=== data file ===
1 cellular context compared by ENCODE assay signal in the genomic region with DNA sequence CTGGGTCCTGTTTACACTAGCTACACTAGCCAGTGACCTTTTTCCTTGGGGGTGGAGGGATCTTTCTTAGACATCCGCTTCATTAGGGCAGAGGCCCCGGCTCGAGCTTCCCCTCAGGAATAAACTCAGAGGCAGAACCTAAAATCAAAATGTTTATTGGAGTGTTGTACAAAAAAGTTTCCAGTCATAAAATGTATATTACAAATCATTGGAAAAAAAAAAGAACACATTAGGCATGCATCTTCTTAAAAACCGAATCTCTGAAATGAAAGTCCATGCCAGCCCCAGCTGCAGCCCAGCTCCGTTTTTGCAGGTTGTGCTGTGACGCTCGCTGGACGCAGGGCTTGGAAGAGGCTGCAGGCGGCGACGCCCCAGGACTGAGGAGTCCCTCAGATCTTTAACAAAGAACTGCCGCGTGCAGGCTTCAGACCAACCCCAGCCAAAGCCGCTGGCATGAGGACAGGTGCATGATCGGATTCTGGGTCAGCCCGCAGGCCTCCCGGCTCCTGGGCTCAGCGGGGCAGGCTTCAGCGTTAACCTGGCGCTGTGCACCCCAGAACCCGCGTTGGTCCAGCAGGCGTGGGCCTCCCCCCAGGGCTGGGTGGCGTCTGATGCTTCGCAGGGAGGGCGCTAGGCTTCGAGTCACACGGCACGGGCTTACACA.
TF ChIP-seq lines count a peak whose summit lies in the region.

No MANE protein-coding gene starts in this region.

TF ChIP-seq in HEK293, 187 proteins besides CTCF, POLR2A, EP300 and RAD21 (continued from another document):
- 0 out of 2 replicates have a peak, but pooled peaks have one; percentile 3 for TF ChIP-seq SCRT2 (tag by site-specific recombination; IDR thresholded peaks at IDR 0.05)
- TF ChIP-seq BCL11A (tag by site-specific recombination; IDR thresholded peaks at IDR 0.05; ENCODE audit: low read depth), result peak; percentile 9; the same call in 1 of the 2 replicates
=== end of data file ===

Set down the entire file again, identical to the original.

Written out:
1 cellular context compared by ENCODE assay signal in the genomic region with DNA sequence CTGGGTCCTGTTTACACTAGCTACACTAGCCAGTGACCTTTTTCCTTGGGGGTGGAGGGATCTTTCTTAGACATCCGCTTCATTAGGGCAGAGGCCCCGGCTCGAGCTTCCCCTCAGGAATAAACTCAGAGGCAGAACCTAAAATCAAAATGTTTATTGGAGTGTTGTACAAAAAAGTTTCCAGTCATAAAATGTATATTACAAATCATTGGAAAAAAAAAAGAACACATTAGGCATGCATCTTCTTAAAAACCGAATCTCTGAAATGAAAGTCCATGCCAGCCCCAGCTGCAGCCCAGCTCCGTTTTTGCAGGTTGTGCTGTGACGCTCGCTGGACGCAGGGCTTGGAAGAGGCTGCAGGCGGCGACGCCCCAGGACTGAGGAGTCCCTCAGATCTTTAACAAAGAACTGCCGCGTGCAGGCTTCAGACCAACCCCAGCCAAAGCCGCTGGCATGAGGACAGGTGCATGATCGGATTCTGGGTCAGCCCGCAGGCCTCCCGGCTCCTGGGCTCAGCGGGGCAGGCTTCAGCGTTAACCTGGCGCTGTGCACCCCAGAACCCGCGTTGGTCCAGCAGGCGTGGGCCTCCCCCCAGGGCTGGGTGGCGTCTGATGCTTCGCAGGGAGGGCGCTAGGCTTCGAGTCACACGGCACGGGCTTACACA.
TF ChIP-seq lines count a peak whose summit lies in the region.

No MANE protein-coding gene starts in this region.

TF ChIP-seq in HEK293, 187 proteins besides CTCF, POLR2A, EP300 and RAD21 (continued from another document):
- 0 out of 2 replicates have a peak, but pooled peaks have one; percentile 3 for TF ChIP-seq SCRT2 (tag by site-specific recombination; IDR thresholded peaks at IDR 0.05)
- TF ChIP-seq BCL11A (tag by site-specific recombination; IDR thresholded peaks at IDR 0.05; ENCODE audit: low read depth), result peak; percentile 9; the same call in 1 of the 2 replicates